What You Should Know About the SF 3R Report

The 3R report is issued by the San Francisco Department of Building Inspection (DBI) and provides a building permit history for a San Francisco property. It is a required disclosure for almost every purchase/sale transaction in San Francisco, with the exception of brand new construction, in which case the CFC (certificate of final completion/certificate of occupancy) usually fills in.

// This post is a part of our series: Your Guide to a San Francisco Disclosure Package. //

The SF 3R report is a *property specific* disclosure. Read it as soon as it is available, even if the city doesn’t stand behind the information it provides.

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A 3R Report issued by the SF DBI

The 3R report is a report of residential record, and it contains information about original and current use, as well as a list of building permits and their status (I = issued, N = no job card found, X = permit expired (work not started or not completed, C = completed). Here’s a handy explanation of terms used in the 3R Report by DBI. It is important to note that the 3R only contains a record of building permits. It does not include plumbing or electrical permit information.

SF DBI has an online portal where you can view a lot of property information online. The DBI website allows you to view building, electrical, and plumbing permits that have been issued since the mid-1980’s (roughly), but does not include any permits older than that. Because the city is incredibly slow at processing 3R requests (inefficient or understaffed, depending on who you ask), it can often be helpful to look up a property online. But be aware that the online record history is not complete.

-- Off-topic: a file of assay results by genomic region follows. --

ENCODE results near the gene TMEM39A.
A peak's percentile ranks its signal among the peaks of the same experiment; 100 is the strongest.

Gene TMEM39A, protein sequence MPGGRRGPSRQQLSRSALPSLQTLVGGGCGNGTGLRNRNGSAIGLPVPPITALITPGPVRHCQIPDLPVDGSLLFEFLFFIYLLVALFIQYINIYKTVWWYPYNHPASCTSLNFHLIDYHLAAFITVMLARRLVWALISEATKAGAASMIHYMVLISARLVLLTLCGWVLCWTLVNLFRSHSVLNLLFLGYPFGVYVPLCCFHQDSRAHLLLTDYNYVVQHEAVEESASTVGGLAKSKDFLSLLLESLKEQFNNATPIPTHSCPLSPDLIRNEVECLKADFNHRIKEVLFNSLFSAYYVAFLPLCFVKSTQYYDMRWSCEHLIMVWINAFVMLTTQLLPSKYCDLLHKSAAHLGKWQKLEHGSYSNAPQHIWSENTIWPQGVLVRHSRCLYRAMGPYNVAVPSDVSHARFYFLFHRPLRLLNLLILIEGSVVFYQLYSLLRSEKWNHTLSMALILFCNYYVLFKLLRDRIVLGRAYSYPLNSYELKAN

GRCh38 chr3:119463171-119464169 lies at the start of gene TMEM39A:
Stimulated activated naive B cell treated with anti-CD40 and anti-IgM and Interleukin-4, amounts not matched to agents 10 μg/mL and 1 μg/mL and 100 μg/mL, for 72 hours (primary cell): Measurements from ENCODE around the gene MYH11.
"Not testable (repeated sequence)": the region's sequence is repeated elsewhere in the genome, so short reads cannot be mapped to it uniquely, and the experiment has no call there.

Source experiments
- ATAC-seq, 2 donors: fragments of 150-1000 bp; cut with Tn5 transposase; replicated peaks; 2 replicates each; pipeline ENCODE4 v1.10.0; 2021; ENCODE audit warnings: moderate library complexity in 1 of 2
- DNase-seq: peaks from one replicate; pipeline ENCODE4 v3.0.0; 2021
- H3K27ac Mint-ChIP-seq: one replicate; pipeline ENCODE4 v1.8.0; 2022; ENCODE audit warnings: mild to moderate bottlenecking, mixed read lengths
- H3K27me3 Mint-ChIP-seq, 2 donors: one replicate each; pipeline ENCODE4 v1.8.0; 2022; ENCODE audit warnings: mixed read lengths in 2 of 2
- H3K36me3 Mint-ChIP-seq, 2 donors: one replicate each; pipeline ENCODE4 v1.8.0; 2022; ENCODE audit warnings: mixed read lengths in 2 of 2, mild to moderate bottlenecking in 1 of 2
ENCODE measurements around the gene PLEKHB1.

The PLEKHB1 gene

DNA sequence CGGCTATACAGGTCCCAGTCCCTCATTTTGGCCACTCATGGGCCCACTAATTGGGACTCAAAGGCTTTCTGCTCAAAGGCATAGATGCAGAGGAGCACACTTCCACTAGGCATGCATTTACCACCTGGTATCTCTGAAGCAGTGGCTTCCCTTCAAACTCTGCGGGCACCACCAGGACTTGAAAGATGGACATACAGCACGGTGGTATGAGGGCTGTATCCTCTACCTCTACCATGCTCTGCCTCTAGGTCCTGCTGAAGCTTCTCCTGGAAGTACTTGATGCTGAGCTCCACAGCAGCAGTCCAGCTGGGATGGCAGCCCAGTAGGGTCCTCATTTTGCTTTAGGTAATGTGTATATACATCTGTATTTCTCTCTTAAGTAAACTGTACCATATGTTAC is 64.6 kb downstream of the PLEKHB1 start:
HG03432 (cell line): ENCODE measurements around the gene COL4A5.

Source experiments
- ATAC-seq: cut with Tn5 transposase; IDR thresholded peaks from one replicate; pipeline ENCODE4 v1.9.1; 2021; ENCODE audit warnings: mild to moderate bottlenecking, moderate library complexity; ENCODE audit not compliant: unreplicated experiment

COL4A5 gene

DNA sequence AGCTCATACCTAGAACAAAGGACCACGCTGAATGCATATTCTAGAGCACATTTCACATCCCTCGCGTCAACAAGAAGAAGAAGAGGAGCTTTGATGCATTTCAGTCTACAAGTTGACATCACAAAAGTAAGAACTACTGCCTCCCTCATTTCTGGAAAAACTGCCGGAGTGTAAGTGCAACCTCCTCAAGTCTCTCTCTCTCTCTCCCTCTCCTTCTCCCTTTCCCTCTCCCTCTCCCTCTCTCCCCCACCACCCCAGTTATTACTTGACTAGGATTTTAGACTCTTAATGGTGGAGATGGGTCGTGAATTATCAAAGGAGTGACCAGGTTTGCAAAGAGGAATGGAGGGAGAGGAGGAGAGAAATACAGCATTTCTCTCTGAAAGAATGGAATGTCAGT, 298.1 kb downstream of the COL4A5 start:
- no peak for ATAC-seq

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The boilerplate warning about inaccuracies in the 3R

The 3R report comes with a warning document that doesn’t inspire much confidence in DBI. Even though the report costs $165 (as of August 2014) and is mandated by city law, the building department has no obligation to get anything on the 3R report correct. In addition, DBI does not warrant the data that they do provide, and as the warning document says:

“Buyers of residential real property in San Francisco should never rely on information contained in 3-R Reports.”


In a perfect world, the 3R would provide a buyer with an accurate and complete permit history (so that buyers can understand what work was done with or without permit), as well as accurate information about the current use (it matters for unit buildings that want to condo convert, to name just one example) of the property. But our world is far from perfect – we have a variety of strategies for helping deal with 3R issues and the questions the document generates, we hope this overview gives you a better understanding of this important disclosure document.


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